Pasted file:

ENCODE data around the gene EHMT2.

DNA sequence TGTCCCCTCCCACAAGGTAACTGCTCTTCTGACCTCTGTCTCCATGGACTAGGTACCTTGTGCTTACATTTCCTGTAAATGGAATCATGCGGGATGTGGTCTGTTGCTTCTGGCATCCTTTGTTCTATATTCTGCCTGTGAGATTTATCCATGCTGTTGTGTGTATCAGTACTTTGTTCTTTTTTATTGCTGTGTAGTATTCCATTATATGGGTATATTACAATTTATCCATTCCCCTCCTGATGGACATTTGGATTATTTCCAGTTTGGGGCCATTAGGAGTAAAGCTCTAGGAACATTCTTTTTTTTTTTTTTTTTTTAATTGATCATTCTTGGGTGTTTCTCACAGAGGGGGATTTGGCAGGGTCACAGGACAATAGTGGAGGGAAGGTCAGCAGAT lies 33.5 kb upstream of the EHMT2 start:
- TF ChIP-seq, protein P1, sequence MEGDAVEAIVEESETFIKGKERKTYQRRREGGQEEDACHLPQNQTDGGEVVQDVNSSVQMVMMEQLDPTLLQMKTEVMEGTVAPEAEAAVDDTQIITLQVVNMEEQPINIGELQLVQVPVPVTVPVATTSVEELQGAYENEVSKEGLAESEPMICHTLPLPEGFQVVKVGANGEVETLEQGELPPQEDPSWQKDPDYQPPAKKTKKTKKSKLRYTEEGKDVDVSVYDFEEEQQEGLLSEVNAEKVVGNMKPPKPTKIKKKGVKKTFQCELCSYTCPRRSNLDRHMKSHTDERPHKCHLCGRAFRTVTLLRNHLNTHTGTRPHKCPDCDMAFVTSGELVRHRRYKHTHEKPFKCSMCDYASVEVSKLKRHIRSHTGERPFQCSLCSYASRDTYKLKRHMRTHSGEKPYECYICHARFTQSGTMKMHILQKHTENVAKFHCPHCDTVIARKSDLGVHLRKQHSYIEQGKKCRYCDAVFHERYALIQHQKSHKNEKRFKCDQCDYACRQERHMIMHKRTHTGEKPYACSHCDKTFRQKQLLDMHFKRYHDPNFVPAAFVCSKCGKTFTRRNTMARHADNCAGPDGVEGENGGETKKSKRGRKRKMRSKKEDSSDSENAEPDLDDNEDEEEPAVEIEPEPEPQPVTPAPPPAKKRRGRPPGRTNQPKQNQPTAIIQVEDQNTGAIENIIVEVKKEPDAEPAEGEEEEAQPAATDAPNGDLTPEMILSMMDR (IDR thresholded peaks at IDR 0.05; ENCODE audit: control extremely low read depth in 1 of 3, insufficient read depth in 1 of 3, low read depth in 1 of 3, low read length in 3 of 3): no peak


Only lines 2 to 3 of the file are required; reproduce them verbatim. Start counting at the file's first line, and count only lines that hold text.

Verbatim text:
DNA sequence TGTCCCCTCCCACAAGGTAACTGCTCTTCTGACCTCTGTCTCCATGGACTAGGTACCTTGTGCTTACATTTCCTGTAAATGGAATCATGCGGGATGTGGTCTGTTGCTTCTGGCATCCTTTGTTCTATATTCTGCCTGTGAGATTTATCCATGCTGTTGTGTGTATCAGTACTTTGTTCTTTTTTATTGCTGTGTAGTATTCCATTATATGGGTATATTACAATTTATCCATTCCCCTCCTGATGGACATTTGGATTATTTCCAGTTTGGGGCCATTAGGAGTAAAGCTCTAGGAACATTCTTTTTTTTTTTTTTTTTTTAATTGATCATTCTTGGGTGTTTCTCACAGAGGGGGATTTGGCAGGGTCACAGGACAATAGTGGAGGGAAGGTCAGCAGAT lies 33.5 kb upstream of the EHMT2 start:
- TF ChIP-seq, protein P1, sequence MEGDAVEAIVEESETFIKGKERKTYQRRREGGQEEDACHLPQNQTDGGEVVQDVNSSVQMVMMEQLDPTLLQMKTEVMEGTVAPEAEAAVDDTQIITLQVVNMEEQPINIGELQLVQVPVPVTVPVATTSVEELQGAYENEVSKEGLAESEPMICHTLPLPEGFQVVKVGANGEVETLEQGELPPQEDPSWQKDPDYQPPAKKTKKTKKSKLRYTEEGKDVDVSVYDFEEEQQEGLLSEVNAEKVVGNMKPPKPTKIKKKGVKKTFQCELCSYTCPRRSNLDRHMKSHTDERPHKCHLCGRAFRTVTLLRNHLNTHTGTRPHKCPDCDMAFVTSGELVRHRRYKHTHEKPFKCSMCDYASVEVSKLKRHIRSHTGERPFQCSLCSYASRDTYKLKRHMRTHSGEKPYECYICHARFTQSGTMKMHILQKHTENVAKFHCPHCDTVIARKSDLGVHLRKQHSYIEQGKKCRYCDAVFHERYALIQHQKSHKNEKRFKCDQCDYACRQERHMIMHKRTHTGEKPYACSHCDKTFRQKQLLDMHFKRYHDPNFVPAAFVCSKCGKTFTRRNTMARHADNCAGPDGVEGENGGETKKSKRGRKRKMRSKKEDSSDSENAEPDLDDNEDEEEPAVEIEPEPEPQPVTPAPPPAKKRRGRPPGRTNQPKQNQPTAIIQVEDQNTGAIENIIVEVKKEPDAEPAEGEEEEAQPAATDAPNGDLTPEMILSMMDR (IDR thresholded peaks at IDR 0.05; ENCODE audit: control extremely low read depth in 1 of 3, insufficient read depth in 1 of 3, low read depth in 1 of 3, low read length in 3 of 3): no peak